The most important element of a design patent application itself is the drawing disclosure, which represents the overall visual appearance of the design (much like the claims of a utility patent application describes the invention). It is crucial that the drawings be of the highest quality (and conform to various other specific standards). Thus, the USPTO suggests hiring a professional draftsperson to help here. Otherwise, a poorly executed drawing could result in the USPTO considering the drawing to be a “fatal defective” disclosure, which precludes the issuance of a patent. As for the rest of the application, there is no one format required, not are there any easy fill-in-the-blank forms available. The application just must contain all of the necessary elements for an examiner’s review. Those elements are: (1) Preamble; (2) Description of the figure(s) of the drawing; (3) Feature description; (4) A single claim; (5) Drawings or photographs; and (6) Executed oath or declaration. For further details on these elements and what to include in each, see http://www.uspto.gov/web/offices/pac/design/definition.html#elements.


Turning back to the application process, once the USPTO receives the completed application with all of its necessary elements and appropriate filing fee (which, for a basic design patent application is currently $220), it will assign the application with an Application Number and Filing Date, both of which are then sent to the applicant in a Filing Receipt. It is very important to keep the Filing Receipt for your records because you will need your Application Number and Filing Date to communicate with the USPTO regarding your application throughout the process. Next, the application is on its way to the all important examination phase.


During examination, the application is reviewed for compliance with process formalities and, just like a utility patent application, to compare the subject matter with prior art in the field (for a good explanation on what prior art means and what exactly qualifies as prior art, see http://www.iusmentis.com/patents/priorart/). After examination, the application will either be allowed, and the applicant will receive further instructions on how to complete to design patent issuance, or the application will be rejected. However, rejection does not mean that all hope is lost for your design patent. If the examiner rejects the application, it would then issue an Office action in which describing the reasons for the rejection (for example, maybe that there is overlap with prior art or the drawing disclosure is incomprehensible). Sometimes, the Office action will contain suggestions for amendments to the application. After receiving the Office action, you may reply in writing to request reconsideration, and may include any proposed amendments to the application. The reply process has rather stringent demands, mainly that the reply must “distinctly and specifically point out the supposed errors in the Office action and must address every objection and/or rejection in the action” (uspto.gov). If the reply does not meet all of the requirements set by the application’s initial examiner, it must provide an argument as to why compliance should not be required. During the reply process, you must pay particular attention to the deadlines laid out in the Office action because failure to meet these deadlines could result in the application being considered abandoned.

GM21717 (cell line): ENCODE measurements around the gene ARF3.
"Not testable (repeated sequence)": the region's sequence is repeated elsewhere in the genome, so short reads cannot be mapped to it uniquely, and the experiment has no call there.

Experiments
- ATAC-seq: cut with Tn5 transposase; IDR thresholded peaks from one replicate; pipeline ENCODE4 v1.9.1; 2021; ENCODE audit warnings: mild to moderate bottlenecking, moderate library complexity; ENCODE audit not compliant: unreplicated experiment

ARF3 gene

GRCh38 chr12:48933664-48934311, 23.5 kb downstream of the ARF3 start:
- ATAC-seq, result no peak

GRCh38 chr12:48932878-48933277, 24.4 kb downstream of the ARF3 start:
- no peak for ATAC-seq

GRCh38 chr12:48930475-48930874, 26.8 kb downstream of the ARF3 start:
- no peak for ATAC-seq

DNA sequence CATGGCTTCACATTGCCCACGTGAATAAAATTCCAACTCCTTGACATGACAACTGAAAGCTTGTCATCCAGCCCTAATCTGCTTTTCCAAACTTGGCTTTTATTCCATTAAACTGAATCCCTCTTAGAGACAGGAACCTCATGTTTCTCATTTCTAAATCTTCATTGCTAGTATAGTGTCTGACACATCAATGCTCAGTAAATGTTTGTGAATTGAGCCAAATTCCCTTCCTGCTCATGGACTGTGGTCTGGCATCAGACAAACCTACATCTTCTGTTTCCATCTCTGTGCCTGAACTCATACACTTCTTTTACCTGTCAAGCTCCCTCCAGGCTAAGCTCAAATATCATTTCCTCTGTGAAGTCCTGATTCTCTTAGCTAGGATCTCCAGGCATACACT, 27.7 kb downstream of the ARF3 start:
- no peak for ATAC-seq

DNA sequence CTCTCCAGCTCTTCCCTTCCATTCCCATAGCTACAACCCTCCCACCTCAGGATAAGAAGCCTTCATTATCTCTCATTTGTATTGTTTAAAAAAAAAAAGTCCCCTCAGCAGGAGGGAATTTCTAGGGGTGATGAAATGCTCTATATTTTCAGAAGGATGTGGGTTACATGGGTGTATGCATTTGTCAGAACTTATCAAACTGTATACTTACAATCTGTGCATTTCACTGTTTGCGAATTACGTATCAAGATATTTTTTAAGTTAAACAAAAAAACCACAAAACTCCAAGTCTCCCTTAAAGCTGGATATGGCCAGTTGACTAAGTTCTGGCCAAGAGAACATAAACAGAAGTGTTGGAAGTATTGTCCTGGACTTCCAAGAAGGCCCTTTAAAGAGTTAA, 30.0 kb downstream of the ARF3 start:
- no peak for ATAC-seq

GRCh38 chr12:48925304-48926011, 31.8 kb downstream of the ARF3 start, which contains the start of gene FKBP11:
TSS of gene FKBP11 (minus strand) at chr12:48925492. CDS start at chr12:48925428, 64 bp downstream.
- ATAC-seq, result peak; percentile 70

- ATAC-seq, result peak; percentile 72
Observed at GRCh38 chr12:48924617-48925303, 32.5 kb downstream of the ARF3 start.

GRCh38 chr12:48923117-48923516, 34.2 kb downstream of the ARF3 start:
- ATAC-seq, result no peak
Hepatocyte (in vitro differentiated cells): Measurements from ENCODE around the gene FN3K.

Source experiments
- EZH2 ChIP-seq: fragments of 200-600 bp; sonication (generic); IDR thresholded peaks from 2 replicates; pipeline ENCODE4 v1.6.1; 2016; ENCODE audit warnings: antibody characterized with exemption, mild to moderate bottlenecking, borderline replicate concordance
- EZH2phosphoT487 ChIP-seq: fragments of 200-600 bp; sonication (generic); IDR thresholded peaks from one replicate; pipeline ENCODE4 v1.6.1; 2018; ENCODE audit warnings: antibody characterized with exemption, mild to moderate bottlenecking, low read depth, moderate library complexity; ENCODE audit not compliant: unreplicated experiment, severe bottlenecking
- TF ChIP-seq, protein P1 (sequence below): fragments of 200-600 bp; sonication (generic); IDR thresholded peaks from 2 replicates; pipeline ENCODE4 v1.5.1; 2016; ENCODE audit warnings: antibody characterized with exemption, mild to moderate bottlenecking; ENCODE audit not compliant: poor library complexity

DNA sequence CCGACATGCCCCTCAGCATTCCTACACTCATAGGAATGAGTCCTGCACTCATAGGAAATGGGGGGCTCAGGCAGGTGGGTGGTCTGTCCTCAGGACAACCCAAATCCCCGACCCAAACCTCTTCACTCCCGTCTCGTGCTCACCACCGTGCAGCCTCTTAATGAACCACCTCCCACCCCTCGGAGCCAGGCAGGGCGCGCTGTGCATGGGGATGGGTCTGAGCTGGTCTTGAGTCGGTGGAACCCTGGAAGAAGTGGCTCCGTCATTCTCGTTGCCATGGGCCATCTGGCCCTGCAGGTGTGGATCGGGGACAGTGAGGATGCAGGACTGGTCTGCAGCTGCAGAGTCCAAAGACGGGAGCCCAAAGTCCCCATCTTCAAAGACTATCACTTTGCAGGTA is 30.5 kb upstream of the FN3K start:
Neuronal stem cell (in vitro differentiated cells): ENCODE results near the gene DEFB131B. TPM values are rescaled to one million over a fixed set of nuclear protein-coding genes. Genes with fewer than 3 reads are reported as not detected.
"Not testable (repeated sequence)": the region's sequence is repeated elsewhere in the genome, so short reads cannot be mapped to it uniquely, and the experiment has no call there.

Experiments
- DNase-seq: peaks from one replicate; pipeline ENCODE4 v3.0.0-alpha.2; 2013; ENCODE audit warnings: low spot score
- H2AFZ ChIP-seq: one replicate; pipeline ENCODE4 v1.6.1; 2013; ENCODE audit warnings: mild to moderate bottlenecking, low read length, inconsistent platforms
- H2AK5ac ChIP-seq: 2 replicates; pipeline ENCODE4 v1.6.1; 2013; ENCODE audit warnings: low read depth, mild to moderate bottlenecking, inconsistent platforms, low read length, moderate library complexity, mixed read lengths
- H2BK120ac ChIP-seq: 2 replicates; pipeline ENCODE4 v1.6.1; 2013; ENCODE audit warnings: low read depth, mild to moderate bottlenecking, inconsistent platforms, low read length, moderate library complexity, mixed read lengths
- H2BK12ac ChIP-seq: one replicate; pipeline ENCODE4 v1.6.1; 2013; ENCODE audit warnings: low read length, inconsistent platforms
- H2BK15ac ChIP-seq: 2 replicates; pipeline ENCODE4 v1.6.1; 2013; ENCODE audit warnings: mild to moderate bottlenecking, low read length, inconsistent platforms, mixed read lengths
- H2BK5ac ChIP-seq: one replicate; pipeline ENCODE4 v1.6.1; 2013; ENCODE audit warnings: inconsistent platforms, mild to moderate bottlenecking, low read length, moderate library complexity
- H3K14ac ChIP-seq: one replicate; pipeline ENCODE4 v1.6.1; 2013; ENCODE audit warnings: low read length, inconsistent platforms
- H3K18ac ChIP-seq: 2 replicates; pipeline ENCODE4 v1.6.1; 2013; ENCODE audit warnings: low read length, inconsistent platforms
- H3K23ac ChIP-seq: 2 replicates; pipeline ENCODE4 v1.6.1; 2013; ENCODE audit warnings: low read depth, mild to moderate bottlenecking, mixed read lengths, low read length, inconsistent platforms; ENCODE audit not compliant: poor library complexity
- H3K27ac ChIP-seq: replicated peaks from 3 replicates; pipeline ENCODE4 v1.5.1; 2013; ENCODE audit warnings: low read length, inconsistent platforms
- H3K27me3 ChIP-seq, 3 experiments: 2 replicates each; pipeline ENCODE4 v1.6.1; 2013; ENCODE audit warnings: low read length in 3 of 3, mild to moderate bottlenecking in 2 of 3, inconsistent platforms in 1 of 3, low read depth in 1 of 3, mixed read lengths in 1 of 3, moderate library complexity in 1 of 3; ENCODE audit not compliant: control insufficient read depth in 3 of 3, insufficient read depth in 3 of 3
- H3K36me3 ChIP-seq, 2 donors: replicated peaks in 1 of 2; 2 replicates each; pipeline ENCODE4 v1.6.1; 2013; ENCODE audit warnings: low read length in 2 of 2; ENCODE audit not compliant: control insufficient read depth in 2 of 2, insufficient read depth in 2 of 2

As a general matter, the USPTO suggests that the following items should appear on any communication with the Office:


  1. 1. Application number
  2. 2. Group art number
  3. 3. Filing date
  4. 4. Name of the examiner who prepared the most recent Office action
  5. 5. Title of invention


Once the reply is received, the application will be reconsidered, taking into considering the applicant’s remarks and any proposed amendments included in the rely. If the examiner is satisfied with the remarks and amendments, it will withdraw the rejection. If the examiner is not satisfied, it will repeat the rejection. In this case, you may file an appeal with the Board of Patent Appeals and Interferences, perhaps another guide for another time!